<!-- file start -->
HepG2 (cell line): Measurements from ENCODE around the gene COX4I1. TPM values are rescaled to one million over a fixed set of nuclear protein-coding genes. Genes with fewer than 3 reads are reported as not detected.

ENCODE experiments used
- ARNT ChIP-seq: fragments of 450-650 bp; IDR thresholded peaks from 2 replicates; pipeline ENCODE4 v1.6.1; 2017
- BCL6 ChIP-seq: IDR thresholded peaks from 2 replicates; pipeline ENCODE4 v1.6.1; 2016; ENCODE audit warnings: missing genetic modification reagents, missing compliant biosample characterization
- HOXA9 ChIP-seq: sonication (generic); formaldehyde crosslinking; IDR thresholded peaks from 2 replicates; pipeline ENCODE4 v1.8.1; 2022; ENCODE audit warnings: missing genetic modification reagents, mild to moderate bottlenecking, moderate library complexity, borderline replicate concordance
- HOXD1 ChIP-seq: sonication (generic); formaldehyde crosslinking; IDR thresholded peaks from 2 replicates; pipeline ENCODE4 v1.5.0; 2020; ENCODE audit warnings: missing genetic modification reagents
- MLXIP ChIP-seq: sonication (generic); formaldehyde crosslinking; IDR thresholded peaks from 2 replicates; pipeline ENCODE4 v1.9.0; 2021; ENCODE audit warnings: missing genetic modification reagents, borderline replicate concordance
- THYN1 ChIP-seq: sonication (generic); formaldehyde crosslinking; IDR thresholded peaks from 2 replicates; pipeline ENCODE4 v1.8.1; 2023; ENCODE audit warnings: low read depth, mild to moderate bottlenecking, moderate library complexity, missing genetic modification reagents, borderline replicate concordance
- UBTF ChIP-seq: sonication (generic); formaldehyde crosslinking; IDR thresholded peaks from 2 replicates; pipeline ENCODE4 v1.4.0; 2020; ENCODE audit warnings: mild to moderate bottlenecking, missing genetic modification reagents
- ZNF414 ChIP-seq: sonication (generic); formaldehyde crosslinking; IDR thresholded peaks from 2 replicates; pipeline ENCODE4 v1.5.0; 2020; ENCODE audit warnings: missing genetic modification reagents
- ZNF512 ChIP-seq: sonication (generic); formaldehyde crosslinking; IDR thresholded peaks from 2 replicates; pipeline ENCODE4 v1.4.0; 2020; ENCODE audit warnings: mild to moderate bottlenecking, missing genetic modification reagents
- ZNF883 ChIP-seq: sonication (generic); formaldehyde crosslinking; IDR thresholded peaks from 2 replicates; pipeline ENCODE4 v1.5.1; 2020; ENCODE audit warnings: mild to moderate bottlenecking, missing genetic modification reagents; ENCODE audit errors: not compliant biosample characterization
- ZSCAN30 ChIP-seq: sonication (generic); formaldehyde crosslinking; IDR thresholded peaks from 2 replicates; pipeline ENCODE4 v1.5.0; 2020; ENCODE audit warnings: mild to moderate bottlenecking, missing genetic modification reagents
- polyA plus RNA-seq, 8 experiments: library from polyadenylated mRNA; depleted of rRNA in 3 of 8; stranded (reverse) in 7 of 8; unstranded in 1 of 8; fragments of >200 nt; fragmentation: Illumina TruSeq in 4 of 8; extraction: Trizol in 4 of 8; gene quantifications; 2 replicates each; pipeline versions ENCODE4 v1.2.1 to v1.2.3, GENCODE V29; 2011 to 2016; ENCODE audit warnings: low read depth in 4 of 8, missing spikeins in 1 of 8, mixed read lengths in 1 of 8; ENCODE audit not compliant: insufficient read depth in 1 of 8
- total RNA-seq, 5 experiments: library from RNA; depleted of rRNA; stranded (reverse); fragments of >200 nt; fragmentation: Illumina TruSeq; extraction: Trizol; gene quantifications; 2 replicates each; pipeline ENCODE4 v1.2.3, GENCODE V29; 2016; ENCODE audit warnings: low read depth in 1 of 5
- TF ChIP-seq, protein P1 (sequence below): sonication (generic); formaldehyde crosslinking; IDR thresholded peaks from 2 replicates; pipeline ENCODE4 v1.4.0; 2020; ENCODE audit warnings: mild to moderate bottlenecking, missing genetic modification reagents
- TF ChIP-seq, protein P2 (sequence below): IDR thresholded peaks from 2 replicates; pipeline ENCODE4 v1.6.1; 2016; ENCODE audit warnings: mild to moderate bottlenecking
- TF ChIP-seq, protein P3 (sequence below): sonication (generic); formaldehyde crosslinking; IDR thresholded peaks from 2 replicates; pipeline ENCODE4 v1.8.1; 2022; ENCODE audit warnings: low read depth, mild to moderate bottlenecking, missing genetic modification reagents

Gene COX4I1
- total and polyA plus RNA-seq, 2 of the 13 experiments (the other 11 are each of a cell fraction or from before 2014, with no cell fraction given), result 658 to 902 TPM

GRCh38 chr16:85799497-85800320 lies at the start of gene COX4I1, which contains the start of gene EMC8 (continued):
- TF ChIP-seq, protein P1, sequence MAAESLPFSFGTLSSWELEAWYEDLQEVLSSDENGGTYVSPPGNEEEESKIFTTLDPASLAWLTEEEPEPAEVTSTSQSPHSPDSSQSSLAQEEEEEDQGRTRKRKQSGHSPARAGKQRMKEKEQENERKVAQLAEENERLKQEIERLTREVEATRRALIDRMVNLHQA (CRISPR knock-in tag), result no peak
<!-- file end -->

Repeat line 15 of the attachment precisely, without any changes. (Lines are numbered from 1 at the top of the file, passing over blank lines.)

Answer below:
- total RNA-seq, 5 experiments: library from RNA; depleted of rRNA; stranded (reverse); fragments of >200 nt; fragmentation: Illumina TruSeq; extraction: Trizol; gene quantifications; 2 replicates each; pipeline ENCODE4 v1.2.3, GENCODE V29; 2016; ENCODE audit warnings: low read depth in 1 of 5